but common sense should prevail. Take valuables with you as you
Arena landing lies across the river from the second set of bluffs on the north
side of the river. As you go down river you will have many choices of routes to
take. Some of the small streams between the shore and nearby islands can be fun
and full of wildlife as they are often very quiet. Be prepared however to tow
the canoe through sections of these areas as the navigable water can suddenly
Keep track of time as the canoe glides down river to the pickup point. You will
get out just past the yellow cottage on the south side of the river. If your
destination is Spring Green, you pass several more island after Arena and then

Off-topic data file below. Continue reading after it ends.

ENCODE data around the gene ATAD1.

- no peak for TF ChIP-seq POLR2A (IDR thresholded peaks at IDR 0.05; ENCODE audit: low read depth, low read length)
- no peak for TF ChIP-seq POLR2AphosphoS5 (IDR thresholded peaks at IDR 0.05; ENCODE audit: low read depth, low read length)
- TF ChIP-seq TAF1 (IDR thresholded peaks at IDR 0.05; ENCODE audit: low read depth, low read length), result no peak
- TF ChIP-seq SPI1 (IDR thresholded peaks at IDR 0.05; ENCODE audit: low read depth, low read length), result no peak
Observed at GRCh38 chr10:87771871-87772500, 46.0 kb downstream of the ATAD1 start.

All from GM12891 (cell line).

lots of open river. You will know you are making progress when you see the water
tower far down river after Arena. The picture is taken from the Arena landing
looking east at canoes returning after a great trip. .
Peck's Landing Park
and ramp are about a mile past the Spring Green railroad bridge. Stay far left
next to the steep cliffs after the second bridge to avoid a large sandbar just
before the landing. If it is a less crowded week day, you will need to walk
across the bridge to the restaurant and call for you ride home. Pick-up buses
come in all shapes. I hope you have enjoyed this vicarious river voyage. Try it
yourself or with a group..